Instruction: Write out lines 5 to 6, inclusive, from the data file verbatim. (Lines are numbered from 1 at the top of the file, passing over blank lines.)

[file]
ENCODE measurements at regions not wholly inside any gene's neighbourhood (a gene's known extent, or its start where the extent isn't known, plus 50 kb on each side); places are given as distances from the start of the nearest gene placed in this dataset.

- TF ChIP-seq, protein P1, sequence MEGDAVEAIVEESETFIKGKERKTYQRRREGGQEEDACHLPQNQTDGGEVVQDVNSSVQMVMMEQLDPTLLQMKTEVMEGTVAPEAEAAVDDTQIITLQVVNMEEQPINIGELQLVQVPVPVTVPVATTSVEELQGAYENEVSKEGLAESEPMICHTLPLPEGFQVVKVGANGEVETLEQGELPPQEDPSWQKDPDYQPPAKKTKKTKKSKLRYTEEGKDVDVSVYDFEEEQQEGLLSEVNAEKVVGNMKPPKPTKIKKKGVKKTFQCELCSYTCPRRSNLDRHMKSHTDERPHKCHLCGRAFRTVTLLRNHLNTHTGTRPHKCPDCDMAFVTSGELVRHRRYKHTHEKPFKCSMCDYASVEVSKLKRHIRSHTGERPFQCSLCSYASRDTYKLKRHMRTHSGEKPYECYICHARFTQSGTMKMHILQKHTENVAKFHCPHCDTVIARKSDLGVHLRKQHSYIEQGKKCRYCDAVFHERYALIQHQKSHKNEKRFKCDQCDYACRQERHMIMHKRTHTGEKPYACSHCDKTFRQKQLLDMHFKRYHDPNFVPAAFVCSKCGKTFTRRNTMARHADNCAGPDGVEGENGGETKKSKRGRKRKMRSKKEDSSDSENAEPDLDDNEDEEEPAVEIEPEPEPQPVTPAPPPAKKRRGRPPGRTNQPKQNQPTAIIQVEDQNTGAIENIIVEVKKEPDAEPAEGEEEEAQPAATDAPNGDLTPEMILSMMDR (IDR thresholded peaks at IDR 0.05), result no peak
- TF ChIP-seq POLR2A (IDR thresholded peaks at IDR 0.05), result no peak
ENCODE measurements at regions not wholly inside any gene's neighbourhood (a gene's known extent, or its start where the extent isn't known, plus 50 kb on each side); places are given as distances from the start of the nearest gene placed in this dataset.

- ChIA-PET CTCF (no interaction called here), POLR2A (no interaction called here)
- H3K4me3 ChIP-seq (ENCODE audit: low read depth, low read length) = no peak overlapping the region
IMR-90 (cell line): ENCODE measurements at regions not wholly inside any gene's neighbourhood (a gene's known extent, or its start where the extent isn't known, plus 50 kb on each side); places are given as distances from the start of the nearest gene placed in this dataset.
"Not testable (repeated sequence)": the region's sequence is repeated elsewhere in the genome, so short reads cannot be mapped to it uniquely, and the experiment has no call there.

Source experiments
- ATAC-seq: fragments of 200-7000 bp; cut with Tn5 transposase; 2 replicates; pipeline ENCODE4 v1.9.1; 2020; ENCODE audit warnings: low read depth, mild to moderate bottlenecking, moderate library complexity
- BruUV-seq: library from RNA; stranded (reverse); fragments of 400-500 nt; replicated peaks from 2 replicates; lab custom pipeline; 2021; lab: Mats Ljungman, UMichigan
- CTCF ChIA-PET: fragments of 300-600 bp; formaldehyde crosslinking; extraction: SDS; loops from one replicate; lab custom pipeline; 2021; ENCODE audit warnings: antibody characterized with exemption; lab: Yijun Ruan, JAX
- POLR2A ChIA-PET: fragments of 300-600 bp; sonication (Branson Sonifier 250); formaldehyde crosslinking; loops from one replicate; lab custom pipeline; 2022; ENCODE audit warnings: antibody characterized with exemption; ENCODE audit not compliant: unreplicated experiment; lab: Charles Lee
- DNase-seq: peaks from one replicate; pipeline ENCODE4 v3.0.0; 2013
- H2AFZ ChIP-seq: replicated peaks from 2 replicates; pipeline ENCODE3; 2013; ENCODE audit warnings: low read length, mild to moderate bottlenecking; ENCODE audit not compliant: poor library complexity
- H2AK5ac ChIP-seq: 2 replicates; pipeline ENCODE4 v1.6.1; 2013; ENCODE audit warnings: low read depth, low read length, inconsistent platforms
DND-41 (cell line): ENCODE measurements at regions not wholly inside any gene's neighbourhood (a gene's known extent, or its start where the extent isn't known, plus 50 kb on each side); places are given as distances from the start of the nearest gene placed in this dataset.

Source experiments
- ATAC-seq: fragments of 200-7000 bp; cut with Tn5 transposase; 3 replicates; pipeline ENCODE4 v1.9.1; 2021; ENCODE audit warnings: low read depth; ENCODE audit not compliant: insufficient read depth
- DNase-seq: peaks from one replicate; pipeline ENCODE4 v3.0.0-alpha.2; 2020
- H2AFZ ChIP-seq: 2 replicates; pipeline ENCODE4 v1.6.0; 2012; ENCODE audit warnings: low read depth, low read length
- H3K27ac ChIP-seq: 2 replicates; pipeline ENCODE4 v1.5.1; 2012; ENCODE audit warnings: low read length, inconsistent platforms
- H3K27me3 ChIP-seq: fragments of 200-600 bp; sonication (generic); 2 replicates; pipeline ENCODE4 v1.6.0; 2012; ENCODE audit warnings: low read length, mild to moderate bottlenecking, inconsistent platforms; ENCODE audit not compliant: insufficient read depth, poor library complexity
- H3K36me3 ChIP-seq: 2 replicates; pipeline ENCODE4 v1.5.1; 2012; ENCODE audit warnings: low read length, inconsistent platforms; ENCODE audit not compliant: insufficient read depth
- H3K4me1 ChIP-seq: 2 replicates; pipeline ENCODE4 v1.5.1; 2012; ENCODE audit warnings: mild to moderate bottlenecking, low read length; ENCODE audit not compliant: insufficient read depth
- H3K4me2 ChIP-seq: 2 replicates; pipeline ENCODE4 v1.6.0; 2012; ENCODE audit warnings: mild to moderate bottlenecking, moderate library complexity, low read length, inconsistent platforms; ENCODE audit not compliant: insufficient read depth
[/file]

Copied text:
- ChIA-PET CTCF (no interaction called here), POLR2A (no interaction called here)
- H3K4me3 ChIP-seq (ENCODE audit: low read depth, low read length) = no peak overlapping the region